News
i100
Arts and Entertainment
Jay Z has placed a bet on streaming being the future for music and videos
music
Arts and Entertainment
Festival-goers soak up the atmosphere at Glastonbury
music
News
Japan's population is projected to fall dramatically in the next 50 years (Wikimedia)
news
  • Get to the point
Latest stories from i100
Have you tried new the Independent Digital Edition apps?
Independent Dating
and  

By clicking 'Search' you
are agreeing to our
Terms of Use.

iJobs Job Widget
iJobs General

Recruitment Genius: Project Implementation Executive

£18000 - £23000 per annum: Recruitment Genius: They work with major vehicle ma...

Recruitment Genius: Chiropractic Assistant

£16500 per annum: Recruitment Genius: A Chiropractic Assistant is needed in a ...

Recruitment Genius: Digital Account Executive - Midlands

£18000 - £26000 per annum: Recruitment Genius: They work with major vehicle ma...

Recruitment Genius: Web Developer

£28000 - £30000 per annum: Recruitment Genius: This company provides coaching ...

Day In a Page

NHS struggling to monitor the safety and efficacy of its services outsourced to private providers

Who's monitoring the outsourced NHS services?

A report finds that private firms are not being properly assessed for their quality of care
Zac Goldsmith: 'I'll trigger a by-election over Heathrow'

Zac Goldsmith: 'I'll trigger a by-election over Heathrow'

The Tory MP said he did not want to stand again unless his party's manifesto ruled out a third runway. But he's doing so. Watch this space
How do Greek voters feel about Syriza's backtracking on its anti-austerity pledge?

How do Greeks feel about Syriza?

Five voters from different backgrounds tell us what they expect from Syriza's charismatic leader Alexis Tsipras
From Iraq to Libya and Syria: The wars that come back to haunt us

The wars that come back to haunt us

David Cameron should not escape blame for his role in conflicts that are still raging, argues Patrick Cockburn
Sam Baker and Lauren Laverne: Too busy to surf? Head to The Pool

Too busy to surf? Head to The Pool

A new website is trying to declutter the internet to help busy women. Holly Williams meets the founders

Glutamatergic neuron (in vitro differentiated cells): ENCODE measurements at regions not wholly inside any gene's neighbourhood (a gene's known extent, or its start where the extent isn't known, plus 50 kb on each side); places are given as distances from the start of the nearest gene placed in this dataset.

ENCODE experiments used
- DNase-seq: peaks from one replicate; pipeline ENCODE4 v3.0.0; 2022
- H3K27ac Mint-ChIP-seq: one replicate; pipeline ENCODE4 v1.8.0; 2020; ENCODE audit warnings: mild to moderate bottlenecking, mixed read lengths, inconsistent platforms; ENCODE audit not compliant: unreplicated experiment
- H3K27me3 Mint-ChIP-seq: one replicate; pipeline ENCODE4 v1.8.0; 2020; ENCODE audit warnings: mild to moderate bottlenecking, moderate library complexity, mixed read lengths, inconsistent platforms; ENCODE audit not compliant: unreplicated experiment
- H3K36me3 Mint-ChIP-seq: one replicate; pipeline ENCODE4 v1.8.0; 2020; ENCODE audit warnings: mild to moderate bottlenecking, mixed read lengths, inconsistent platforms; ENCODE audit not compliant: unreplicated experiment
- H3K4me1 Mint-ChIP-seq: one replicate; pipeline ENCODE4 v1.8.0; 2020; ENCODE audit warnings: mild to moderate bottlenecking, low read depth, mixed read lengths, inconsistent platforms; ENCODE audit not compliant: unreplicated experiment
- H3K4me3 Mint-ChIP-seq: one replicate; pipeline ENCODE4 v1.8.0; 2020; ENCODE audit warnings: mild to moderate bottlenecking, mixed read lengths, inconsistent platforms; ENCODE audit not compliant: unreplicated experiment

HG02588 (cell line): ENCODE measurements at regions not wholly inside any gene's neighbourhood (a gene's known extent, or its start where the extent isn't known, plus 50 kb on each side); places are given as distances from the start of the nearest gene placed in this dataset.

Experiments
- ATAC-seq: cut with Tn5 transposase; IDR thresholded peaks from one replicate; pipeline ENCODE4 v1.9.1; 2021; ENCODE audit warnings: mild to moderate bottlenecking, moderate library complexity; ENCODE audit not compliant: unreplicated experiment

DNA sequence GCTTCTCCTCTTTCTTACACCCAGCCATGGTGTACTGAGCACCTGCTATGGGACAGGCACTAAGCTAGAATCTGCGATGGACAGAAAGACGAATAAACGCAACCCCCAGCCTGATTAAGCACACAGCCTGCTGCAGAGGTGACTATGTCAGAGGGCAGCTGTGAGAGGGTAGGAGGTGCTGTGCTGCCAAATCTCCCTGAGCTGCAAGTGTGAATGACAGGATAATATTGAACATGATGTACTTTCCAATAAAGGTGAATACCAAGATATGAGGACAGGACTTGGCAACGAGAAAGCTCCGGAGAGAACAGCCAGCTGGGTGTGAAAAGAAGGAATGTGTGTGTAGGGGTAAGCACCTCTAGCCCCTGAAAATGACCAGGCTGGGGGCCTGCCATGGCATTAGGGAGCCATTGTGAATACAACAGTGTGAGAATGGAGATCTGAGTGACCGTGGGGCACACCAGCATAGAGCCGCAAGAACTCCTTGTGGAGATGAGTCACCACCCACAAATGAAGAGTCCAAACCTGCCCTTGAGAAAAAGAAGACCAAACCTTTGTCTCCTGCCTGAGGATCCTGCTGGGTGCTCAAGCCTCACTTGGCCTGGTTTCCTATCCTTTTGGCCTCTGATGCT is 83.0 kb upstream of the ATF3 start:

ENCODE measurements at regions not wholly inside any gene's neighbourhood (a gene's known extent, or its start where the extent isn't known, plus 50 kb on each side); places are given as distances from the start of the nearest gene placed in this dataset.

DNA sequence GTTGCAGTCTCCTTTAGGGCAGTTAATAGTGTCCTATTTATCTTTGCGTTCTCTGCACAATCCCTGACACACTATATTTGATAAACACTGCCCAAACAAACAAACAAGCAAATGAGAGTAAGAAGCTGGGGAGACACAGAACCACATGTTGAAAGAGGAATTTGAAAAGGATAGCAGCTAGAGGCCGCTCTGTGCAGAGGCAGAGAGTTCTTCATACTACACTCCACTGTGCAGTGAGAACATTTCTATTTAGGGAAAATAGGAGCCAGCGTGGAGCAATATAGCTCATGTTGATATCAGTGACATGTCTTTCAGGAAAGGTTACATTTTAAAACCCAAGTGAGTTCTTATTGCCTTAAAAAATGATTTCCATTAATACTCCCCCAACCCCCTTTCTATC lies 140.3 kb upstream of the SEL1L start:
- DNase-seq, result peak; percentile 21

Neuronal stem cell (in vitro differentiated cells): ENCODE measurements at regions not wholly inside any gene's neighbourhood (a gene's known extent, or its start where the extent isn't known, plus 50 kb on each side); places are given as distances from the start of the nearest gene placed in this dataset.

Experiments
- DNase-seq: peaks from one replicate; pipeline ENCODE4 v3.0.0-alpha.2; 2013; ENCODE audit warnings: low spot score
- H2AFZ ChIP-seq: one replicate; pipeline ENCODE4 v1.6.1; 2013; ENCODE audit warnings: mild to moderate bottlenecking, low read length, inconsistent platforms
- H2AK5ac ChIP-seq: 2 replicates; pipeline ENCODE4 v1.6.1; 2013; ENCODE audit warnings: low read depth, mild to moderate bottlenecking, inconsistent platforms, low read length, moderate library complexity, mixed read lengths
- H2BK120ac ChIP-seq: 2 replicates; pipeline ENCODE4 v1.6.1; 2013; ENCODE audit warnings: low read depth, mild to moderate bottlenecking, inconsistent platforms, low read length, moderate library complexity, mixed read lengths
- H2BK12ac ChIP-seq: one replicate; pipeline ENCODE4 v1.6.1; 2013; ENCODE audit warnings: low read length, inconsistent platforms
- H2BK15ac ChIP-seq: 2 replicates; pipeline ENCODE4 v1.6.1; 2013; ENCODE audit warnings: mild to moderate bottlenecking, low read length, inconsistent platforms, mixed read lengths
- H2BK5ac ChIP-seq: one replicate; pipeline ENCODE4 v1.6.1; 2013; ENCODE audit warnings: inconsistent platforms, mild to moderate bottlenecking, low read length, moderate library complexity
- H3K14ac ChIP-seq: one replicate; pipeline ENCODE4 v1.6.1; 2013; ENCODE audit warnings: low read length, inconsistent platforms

Heston Blumenthal to cook up a spice odyssey for British astronaut manning the International Space Station

UK's Major Tum to blast off on a spice odyssey

Nothing but the best for British astronaut as chef Heston Blumenthal cooks up his rations
John Harrison's 'longitude' clock sets new record - 300 years on

‘Longitude’ clock sets new record - 300 years on

Greenwich horologists celebrate as it keeps to within a second of real time over a 100-day test
Fears in the US of being outgunned in the vital propaganda wars by Russia, China - and even Isis - have prompted a rethink on overseas broadcasters

Let the propaganda wars begin - again

'Accurate, objective, comprehensive': that was Voice of America's creed, but now its masters want it to promote US policy, reports Rupert Cornwell
Why Japan's incredible long-distance runners will never win the London Marathon

Japan's incredible long-distance runners

Every year, Japanese long-distance runners post some of the world's fastest times – yet, come next weekend, not a single elite competitor from the country will be at the London Marathon
Why does Tom Drury remain the greatest writer you've never heard of?

Tom Drury: The quiet American

His debut was considered one of the finest novels of the past 50 years, and he is every bit the equal of his contemporaries, Jonathan Franzen, Dave Eggers and David Foster Wallace
You should judge a person by how they peel a potato

You should judge a person by how they peel a potato

Dave Hax's domestic tips are reminiscent of George Orwell's tea routine. The world might need revolution, but we like to sweat the small stuff, says DJ Taylor
Beige is back: The drab car colours of the 1970s are proving popular again

Beige to the future

Flares and flounce are back on catwalks but a revival in ’70s car paintjobs was a stack-heeled step too far – until now
Bill Granger recipes: Our chef's dishes highlight the delicate essence of fresh cheeses

Bill Granger cooks with fresh cheeses

More delicate on the palate, milder, fresh cheeses can also be kinder to the waistline
Aston Villa vs Liverpool: 'This FA Cup run has been wonderful,' says veteran Shay Given

Shay Given: 'This FA Cup run has been wonderful'

The Villa keeper has been overlooked for a long time and has unhappy memories of the national stadium – but he is savouring his chance to play at Wembley
Timeless drama of Championship race in league of its own - Michael Calvin

Michael Calvin's Last Word

Timeless drama of Championship race in league of its own